Chair: Barbara Hillers
Joint liability for offences features in various legal texts concerning interterritorial disputes in early medieval Ireland. These texts often differ in their treatment of joint liability; some distinguish between and proscribe different penalties for simple onlookers at the scene, accessories to an offence, and active participants, while others do not. Joint liability generally affected how fines were levied for such group offences, while the method of fine distribution reveals much about the enforcing figures involved in levying the fines. Since the precise mechanisms of enforcement are still not well understood, I intend to illuminate how these aspects in Cáin Adomnáin, Cáin Domnaig, rith na cānann, texts concerning cairde, and other texts on interterritorial law illustrate the kinds of cross-border activities envisioned therein, either by those transgressing law or those enforcing it. This will contribute to a greater understanding of the legal administration and interactions within and between kingdoms and overkingdoms. Moreover, this approach may reveal clues to differences in time or place in the methods of interterritorial dispute settlement.
This paper will set out some of the issues, evidence and debates which relate to kingship and the political history of Ireland and Scotland in the first millennium A.D., placing this in a European context. It will explore the question of why a large kingdom of the Picts (and later Alba) developed in Scotland, but not in Ireland, and whether these countries, which were never occupied fully by the Romans, were thereby fundamentally different in how kingship evolved compared to areas which had been Imperial Roman provinces. It will consider the idea of ‘state formation’ and how scholars have judged these Celtic societies in relation to their European counterparts.
It will introduce Aberdeen University’s interdisciplinary ‘Comparative Kingship: the early medieval Kingdoms of Northern Britain and Ireland’ Project, which utilises archaeological, environmental and textual approaches to understand power centres and their hinterlands in Scotland and Ireland. This project studies particular case studies and sites in Ireland and Scotland: the province of Munster (especially Cashel), Dál Riata in western Scotland and County Antrim in Northern Ireland (in particular Dunseverick), and Pictland in Scotland (studying Burghead and Rhynie), focussing on power centres and their hinterlands, to build up a picture of the landscape of governance and change over the first millennium A.D.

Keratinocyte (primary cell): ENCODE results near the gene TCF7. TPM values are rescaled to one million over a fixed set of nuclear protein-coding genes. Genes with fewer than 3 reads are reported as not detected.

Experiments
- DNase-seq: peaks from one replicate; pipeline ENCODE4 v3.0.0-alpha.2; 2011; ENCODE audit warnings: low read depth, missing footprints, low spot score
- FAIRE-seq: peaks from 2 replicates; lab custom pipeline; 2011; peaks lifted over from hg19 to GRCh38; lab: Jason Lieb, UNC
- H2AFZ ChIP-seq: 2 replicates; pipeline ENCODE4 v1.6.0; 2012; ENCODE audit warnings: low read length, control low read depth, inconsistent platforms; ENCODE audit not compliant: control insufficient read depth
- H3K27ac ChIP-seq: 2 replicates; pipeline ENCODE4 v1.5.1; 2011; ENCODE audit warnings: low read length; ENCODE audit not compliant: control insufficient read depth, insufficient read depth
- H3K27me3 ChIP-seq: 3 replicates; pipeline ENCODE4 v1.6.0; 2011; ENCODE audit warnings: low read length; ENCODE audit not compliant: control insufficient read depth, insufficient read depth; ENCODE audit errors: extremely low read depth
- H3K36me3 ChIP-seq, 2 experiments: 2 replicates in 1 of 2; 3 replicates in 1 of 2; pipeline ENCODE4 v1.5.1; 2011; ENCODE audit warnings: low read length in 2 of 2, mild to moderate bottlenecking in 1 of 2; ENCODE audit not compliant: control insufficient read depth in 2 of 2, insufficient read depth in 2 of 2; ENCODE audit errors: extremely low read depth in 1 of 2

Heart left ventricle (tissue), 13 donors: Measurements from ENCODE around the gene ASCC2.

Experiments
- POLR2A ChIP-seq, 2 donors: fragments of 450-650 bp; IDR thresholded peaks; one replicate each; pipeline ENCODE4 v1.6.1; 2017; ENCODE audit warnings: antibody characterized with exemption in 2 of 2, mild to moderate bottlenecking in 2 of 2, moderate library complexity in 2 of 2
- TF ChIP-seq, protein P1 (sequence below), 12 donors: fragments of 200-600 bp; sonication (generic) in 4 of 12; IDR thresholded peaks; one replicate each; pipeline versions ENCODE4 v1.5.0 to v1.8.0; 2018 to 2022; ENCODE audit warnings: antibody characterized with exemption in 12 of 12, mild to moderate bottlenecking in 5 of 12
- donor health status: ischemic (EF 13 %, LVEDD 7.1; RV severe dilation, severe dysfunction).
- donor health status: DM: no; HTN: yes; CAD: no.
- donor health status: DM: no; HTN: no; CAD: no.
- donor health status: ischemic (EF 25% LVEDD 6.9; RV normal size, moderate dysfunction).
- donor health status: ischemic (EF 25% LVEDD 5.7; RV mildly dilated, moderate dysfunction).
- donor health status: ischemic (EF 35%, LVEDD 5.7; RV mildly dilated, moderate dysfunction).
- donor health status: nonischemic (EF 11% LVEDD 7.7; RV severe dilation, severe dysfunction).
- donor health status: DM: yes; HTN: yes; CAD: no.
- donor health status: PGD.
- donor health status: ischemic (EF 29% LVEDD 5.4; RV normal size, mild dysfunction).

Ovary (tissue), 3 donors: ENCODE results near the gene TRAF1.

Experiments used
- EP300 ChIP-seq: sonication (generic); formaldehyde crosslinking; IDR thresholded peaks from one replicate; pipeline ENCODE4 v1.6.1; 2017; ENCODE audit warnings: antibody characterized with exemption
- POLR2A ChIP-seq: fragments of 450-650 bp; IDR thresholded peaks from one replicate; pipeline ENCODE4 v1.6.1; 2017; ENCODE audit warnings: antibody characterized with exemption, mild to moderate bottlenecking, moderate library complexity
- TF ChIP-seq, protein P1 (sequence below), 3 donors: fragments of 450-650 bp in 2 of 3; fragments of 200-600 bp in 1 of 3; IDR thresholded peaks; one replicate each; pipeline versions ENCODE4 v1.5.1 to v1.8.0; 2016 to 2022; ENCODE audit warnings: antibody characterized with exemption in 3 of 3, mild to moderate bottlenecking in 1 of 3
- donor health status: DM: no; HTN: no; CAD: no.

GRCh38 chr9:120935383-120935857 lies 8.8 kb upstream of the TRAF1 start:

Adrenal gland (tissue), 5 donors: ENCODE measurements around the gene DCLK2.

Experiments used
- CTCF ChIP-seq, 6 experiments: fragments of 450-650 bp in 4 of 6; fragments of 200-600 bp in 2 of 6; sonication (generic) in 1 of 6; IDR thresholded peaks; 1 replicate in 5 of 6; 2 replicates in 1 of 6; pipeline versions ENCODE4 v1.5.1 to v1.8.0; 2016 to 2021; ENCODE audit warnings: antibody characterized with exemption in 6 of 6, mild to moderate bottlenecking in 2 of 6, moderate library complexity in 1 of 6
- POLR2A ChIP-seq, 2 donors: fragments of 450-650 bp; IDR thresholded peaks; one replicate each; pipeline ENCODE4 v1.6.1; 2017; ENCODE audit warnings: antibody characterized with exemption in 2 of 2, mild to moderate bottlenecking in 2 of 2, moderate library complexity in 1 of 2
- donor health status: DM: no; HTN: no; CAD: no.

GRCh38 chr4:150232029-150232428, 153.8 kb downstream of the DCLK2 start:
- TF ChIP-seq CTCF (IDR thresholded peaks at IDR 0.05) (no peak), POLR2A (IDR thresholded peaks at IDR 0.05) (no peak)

As the project’s research is on-going, the paper will not provide answers to many questions, but will highlight areas of society that might have been significant for the development of power structures, and how we might re-think and re-examine this subject.
Celtic Europe shares more that demonyms and theonyms. Insights from institutional ethnoarchaeology provide a new understanding of common political institutions that were likely derived from panceltic centres for druidic learning. Such centres brought together the noble younger sons from all Celtic tribes of Europe ('ad hos magnus adulescentium numerus disciplinae, causa concurrit […]' [Caesar BG VI, 13, 10]), were characterized by their excellence in teaching and teachers ('Disciplina in Britania reperta atque inde in Galliam translata esse existimatur' [BG VI, 13, 6]) and multidisciplinary, including public and private law. Common learning centres are the basis for the existence of a Celtic Common Law that regulated key aspects of Celtic polities such as the consecration and enthronement of new kings in the 'stone altar of the tribe' (Crougin Toudadigo; Trebo Pala; Toudo Pala) and the circumambulatio the inauguration ceremony of the king around the territorial borderlands of the tribe. The power of Druids to consecrate kings, but also to interdict, excommunicate, or deprive them of their kingdoms, was part of a ritual oversight that also symbolized, in conspectu populi, the mystical union between the king and the tribe. The continuity of such practices after the advent of Christianity and the fragmentation of Celtic Europe allow for a reconstruction the basic elements of a Celtic Common Law, as suggested by Mac Cana (2011), Pena Granha (2004) and others.